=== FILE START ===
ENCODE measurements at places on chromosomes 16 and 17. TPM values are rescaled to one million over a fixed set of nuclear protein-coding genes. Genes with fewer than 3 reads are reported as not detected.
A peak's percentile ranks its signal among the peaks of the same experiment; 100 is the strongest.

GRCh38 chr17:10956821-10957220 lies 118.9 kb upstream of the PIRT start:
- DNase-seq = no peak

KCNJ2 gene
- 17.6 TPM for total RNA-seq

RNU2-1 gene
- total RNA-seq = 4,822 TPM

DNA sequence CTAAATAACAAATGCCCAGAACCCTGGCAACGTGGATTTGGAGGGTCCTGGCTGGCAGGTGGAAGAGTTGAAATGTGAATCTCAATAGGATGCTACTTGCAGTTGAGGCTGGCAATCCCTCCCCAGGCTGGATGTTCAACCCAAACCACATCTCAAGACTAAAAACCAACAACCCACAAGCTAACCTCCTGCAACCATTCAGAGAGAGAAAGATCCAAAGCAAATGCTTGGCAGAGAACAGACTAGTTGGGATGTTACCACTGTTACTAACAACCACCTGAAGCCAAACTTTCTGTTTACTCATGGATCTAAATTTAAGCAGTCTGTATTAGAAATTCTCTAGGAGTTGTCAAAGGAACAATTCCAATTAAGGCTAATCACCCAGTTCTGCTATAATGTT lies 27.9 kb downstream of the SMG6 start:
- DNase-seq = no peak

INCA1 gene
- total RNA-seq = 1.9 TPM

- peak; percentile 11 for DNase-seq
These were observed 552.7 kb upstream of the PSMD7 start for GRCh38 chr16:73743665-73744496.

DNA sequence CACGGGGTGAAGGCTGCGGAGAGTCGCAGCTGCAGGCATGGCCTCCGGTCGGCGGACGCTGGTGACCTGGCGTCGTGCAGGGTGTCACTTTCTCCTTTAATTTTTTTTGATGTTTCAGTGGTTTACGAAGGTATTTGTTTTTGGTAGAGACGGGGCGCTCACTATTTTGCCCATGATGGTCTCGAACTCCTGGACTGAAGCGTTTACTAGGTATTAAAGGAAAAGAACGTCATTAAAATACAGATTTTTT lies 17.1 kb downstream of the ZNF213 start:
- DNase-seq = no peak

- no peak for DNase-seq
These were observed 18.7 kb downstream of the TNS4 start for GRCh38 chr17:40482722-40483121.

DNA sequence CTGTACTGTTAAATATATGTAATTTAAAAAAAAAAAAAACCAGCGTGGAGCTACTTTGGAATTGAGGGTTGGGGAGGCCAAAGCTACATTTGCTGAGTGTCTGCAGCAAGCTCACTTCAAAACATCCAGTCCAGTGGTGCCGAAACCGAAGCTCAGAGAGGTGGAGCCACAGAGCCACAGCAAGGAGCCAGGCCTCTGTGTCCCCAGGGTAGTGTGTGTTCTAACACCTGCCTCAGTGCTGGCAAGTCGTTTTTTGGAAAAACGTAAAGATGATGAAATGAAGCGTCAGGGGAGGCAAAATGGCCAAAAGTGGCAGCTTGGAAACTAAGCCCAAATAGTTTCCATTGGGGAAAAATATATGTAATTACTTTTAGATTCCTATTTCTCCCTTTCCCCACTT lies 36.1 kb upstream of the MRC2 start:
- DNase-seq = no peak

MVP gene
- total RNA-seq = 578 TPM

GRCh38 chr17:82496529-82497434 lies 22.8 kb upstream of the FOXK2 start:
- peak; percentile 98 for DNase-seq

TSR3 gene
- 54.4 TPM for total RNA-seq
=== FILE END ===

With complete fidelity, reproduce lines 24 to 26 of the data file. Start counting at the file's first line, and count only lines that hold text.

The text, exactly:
- peak; percentile 98 for DNase-seq

TSR3 gene
- 54.4 TPM for total RNA-seq